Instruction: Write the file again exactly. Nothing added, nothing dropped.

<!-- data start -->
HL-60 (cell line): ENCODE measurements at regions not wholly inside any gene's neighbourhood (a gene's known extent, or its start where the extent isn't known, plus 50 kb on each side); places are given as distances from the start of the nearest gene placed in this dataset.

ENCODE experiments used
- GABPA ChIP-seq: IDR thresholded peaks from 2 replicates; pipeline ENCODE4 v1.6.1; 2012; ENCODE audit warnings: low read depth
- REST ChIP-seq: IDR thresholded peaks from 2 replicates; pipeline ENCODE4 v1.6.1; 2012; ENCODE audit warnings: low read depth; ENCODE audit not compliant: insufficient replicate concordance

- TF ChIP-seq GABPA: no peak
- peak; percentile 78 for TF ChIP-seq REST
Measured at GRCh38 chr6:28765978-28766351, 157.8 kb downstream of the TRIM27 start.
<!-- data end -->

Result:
HL-60 (cell line): ENCODE measurements at regions not wholly inside any gene's neighbourhood (a gene's known extent, or its start where the extent isn't known, plus 50 kb on each side); places are given as distances from the start of the nearest gene placed in this dataset.

ENCODE experiments used
- GABPA ChIP-seq: IDR thresholded peaks from 2 replicates; pipeline ENCODE4 v1.6.1; 2012; ENCODE audit warnings: low read depth
- REST ChIP-seq: IDR thresholded peaks from 2 replicates; pipeline ENCODE4 v1.6.1; 2012; ENCODE audit warnings: low read depth; ENCODE audit not compliant: insufficient replicate concordance

- TF ChIP-seq GABPA: no peak
- peak; percentile 78 for TF ChIP-seq REST
Measured at GRCh38 chr6:28765978-28766351, 157.8 kb downstream of the TRIM27 start.